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Get Ready to Operationalize Big Data Apps

By   /  June 5, 2018  /  No Comments

Big DataThe Big Data Executive Survey released by NewVantage Partners earlier this year shows that close to three-quarters of the respondents surveyed believe they are getting measurable value from their Big Data and Artificial Intelligence projects, which the survey considers as extensions of Analytics capabilities. That number, NewVantage reports, is half again higher than in the 2017 survey, which suggests that more value is being achieved as companies grow familiar with the technologies.

Such findings would come as no surprise to Luke Roquet, worldwide field operations VP at Unravel Data. Roquet previously worked at Big Data Management platform vendor Hortonworks.  “Every business at some level is a data business,” Roquet says. “They’re generating top-line revenues with the new Analytics capabilities these platforms allow.”

Roquet has seen the momentum grow in the space, as major companies – particularly in the tech sector – invest in the technology and talent to drive successful results.

That said, a significant portion of companies still struggle, he points out, as many companies can’t compete for the Big Data talent that’s attracted to working at big-name tech companies. These lesser-known companies find it “hard to operationalize their platforms and build apps on top of them without the top-tier talent that big companies have,” Roquet explains.

That conundrum is compounded by an issue highlighted in The Big Data Executive Survey, which notes the difficulties companies have at making the shift to a data-driven culture. Virtually all companies say they are trying, but only about a third have succeeded, the survey reports. Not surprisingly, under such circumstances nearly 75 percent of respondents share a concern over the threat of disruption and displacement.

“Executives,” the survey records, “perceive growing threats from data-driven, highly agile competitors, including the big Tech Giants – Amazon, Google, Apple, and Facebook – as well as those competitors within their own industry who are demonstrating the ability to compete on data and analytics, especially those who have forged data cultures which give them agility and speed.”

A Better Handle on Big Data Concerns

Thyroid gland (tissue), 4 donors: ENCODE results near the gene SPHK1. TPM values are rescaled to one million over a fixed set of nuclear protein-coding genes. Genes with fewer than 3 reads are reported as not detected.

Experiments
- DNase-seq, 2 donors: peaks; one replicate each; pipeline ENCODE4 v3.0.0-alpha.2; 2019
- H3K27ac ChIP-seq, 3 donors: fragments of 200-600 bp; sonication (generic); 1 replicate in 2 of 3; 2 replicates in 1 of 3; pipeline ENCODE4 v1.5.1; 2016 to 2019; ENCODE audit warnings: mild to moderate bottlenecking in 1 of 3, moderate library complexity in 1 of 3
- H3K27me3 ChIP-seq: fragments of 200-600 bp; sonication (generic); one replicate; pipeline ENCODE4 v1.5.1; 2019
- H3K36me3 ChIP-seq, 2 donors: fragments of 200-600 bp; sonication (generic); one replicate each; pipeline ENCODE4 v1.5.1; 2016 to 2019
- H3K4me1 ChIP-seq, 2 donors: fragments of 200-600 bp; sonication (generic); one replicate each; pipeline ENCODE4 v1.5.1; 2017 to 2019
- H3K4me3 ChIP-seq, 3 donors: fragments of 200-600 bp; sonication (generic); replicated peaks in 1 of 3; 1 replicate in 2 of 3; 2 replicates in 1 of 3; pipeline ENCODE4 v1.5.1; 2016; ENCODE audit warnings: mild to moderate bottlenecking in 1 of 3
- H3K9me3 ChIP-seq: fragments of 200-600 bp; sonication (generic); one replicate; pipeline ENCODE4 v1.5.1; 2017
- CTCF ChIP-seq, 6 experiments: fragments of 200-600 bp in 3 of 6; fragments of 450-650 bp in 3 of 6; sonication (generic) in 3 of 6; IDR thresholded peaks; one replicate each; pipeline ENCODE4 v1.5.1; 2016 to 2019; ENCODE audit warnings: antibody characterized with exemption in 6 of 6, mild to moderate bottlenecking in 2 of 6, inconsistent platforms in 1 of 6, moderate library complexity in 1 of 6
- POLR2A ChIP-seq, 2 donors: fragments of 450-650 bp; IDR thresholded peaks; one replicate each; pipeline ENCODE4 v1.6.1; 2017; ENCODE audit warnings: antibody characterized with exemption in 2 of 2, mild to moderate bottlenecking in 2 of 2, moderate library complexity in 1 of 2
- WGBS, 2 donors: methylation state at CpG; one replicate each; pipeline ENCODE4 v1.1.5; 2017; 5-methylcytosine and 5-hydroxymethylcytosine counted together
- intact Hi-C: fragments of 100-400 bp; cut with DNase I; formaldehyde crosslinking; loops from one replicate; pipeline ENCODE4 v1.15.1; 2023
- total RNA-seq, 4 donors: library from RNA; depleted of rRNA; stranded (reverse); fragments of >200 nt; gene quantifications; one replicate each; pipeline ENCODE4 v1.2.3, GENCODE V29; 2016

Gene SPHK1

The problem, therefore, becomes how to get the most out of Big Data platforms without necessarily having the talent on hand and culture in place to do it. Specifically, how can smaller companies not only to build strong apps on top of Big Data stacks but maximize the time to value of the new apps they build?

The answer has a couple of parts. The first one is not to assume that you can build a Data Lake and “they will come,” Roquet says. Too often the Data Lake is just where things end, creating disillusionment over platforms and resentment over costs.

Instead, pick an issue that is something you know will deliver meaningful value to the business once solved – that is, something it can’t do today — and which can also be accomplished via a strong Big Data app effort in about six months. Then go for it. Upon completion, it should be possible to plant a flag as a standard-bearer for Big Data’s success.

The next level, he says, comes with helping to operationalize Big Data apps at scale that are threaded together across many different systems – Big Data ETL, Spark, MapReduce, Hive, and so on – maximizing application performance.

The approach that Unravel Data takes goes hand-in-hand with the Agile/DevOps approach to development. It’s about “putting power in the hands of application developers to quickly build apps and get real-time feedback of the performance of their apps on a Big Data stack,” he says. That’s in contrast to the historical approach of building apps without developers having a view into what happens with them on Big Data platforms. In such cases, the feedback loop is broken between Hadoop platform operators managing complex multi-tenant environments that see the activity impacting integrity of the platform and app developers who need a lens for insight to improve the efficiency of their apps.

The end result of Unravel Data’s approach is companies that may not have a large amount of Big Data talent can be more efficient with the talent they do have. “We need to make it more efficient to have a lean, mean, agile team rather than to have to hire a huge staff to operationalize Big Data,” Roquet says. “We make organizations more efficient with their talent when the supply is not there.”